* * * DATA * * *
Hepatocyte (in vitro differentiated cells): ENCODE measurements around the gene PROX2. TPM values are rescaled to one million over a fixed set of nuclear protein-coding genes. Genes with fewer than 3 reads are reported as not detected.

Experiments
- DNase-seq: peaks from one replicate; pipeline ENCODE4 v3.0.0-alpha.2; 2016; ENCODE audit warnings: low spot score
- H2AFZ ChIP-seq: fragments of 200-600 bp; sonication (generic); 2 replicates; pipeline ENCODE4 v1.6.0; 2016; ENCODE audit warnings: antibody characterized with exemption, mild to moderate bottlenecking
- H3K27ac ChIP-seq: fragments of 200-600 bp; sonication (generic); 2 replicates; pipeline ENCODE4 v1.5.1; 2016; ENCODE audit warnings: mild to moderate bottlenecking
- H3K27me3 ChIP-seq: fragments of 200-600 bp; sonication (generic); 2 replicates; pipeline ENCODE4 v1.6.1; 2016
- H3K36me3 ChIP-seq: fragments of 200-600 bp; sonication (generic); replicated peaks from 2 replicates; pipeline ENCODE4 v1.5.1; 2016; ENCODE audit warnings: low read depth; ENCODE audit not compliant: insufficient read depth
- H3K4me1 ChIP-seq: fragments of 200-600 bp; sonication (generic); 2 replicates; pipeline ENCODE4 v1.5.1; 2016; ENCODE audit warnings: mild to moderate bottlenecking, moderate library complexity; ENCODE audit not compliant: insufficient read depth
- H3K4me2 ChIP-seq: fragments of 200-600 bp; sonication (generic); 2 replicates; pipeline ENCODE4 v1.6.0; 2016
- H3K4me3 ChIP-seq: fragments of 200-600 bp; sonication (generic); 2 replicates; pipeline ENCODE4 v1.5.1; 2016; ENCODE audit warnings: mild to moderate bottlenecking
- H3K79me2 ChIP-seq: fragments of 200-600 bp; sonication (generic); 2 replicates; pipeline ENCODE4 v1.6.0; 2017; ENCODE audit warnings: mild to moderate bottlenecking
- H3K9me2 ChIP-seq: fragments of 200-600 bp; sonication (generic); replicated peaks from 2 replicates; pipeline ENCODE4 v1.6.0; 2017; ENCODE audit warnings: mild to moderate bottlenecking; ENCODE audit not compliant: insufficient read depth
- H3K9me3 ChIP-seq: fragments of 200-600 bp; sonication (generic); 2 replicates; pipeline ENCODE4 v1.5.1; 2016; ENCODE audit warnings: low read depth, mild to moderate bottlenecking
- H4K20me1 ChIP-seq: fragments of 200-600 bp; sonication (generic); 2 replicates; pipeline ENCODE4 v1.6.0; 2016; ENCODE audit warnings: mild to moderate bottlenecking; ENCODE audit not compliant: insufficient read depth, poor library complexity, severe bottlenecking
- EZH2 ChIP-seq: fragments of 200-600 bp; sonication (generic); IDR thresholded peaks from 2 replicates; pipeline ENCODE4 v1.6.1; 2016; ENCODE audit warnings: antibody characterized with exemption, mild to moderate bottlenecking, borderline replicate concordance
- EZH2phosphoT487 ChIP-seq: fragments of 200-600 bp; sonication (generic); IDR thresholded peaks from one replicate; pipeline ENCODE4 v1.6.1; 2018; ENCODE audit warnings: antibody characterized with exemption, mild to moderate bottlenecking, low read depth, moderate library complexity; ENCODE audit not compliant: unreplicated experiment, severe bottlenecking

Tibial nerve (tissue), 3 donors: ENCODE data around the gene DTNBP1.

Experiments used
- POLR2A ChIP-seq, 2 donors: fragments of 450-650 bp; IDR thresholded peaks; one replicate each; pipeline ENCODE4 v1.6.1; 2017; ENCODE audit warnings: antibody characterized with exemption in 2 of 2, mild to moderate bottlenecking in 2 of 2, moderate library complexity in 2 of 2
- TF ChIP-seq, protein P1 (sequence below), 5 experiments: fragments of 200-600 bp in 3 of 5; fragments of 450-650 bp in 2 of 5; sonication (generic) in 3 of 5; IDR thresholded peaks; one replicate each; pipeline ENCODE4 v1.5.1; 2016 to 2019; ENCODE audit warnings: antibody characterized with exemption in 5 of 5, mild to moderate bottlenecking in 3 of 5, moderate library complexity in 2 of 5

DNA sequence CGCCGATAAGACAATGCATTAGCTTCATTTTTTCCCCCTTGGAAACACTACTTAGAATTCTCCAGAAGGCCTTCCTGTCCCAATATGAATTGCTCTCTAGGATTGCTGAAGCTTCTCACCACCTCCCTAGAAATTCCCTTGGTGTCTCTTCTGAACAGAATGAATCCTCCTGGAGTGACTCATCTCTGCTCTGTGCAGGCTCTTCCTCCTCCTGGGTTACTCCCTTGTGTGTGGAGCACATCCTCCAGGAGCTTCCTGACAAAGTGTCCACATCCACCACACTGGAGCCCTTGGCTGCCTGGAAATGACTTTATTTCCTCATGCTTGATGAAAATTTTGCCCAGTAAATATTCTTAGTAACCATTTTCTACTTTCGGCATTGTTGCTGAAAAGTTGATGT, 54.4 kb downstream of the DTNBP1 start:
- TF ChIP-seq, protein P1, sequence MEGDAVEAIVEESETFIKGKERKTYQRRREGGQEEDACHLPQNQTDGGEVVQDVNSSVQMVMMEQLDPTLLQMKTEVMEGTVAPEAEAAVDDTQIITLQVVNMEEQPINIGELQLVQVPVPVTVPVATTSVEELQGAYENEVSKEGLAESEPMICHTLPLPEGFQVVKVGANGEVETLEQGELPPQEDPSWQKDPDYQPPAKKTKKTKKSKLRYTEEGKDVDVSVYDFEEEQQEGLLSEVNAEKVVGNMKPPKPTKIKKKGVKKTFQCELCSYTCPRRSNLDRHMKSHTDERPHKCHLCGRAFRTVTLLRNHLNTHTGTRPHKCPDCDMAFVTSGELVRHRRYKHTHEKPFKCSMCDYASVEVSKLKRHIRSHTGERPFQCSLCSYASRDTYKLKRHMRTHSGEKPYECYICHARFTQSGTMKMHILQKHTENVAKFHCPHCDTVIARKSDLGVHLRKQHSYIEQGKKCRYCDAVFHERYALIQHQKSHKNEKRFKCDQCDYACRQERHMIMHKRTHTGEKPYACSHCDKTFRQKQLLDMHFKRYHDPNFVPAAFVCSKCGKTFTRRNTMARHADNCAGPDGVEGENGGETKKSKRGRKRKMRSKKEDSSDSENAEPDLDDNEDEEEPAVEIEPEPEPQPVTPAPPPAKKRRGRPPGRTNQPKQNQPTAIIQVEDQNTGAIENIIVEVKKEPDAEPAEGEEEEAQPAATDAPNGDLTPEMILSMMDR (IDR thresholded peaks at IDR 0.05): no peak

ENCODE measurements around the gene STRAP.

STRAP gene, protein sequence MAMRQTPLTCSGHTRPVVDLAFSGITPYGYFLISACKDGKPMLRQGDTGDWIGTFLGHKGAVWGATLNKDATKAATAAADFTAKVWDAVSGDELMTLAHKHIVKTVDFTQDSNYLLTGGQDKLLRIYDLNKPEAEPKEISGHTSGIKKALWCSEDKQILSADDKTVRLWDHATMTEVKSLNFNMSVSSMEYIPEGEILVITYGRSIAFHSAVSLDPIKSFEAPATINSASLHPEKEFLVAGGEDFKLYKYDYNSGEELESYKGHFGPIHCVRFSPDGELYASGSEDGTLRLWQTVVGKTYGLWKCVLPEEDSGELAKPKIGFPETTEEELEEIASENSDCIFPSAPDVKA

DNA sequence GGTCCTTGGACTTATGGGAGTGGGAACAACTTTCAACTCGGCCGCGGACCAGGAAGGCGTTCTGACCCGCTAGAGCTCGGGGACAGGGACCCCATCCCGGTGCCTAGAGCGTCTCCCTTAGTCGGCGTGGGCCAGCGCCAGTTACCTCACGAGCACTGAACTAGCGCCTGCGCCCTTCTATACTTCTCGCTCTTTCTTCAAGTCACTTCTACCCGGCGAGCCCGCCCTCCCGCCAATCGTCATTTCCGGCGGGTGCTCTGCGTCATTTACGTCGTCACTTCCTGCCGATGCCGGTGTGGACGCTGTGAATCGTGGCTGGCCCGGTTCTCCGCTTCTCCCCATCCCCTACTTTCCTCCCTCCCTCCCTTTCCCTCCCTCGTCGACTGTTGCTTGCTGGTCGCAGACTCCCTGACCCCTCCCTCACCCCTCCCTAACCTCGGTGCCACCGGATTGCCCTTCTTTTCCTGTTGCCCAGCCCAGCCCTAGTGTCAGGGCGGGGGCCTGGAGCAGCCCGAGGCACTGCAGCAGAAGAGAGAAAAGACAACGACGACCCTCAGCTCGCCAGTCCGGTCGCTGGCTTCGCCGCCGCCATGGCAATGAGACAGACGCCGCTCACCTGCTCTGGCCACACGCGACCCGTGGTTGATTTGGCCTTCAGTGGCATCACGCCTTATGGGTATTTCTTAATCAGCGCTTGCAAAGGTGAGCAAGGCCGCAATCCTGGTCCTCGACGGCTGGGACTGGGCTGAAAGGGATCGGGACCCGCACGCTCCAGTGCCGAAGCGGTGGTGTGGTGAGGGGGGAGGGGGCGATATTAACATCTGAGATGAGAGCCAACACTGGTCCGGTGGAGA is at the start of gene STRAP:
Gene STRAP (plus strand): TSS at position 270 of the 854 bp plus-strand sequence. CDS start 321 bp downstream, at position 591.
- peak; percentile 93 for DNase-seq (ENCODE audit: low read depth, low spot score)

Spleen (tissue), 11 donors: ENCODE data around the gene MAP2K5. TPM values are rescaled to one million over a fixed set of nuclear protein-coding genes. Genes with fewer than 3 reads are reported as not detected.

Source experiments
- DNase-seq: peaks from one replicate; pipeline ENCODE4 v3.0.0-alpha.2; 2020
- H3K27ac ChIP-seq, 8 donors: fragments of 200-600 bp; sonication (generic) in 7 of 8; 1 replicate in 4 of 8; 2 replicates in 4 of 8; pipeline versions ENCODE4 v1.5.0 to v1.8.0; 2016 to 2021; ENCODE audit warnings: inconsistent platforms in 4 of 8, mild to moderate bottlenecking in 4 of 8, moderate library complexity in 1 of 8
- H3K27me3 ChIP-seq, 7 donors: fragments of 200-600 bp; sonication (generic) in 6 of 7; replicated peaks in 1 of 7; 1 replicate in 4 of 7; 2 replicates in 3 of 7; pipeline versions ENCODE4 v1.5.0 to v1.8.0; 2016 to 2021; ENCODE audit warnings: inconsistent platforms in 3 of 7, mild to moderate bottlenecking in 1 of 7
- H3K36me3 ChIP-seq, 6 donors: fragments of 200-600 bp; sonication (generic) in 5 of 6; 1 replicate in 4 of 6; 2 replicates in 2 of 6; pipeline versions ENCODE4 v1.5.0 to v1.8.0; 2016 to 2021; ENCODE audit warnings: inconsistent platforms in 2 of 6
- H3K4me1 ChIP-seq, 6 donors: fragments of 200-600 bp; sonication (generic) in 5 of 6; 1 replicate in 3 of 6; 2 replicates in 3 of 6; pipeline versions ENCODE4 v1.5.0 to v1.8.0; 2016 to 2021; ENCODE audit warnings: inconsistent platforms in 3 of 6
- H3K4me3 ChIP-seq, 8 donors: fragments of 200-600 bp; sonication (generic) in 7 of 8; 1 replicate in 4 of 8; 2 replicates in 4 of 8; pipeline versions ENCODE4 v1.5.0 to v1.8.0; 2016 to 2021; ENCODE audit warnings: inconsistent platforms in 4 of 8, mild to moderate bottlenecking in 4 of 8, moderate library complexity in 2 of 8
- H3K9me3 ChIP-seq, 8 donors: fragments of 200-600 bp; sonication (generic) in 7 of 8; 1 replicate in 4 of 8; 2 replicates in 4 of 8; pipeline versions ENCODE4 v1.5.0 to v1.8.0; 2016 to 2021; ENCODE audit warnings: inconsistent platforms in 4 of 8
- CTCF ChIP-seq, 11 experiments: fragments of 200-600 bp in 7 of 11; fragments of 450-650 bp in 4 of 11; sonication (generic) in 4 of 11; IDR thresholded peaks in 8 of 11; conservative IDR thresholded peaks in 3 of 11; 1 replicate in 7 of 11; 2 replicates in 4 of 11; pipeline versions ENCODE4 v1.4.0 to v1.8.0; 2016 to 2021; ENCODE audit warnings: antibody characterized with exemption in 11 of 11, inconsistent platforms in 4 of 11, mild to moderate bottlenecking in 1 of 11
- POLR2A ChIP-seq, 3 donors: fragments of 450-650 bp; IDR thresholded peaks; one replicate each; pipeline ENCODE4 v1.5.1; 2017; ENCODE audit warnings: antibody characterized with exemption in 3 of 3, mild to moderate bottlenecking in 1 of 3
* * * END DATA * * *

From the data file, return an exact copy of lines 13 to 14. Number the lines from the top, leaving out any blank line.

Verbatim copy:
- H3K9me3 ChIP-seq: fragments of 200-600 bp; sonication (generic); 2 replicates; pipeline ENCODE4 v1.5.1; 2016; ENCODE audit warnings: low read depth, mild to moderate bottlenecking
- H4K20me1 ChIP-seq: fragments of 200-600 bp; sonication (generic); 2 replicates; pipeline ENCODE4 v1.6.0; 2016; ENCODE audit warnings: mild to moderate bottlenecking; ENCODE audit not compliant: insufficient read depth, poor library complexity, severe bottlenecking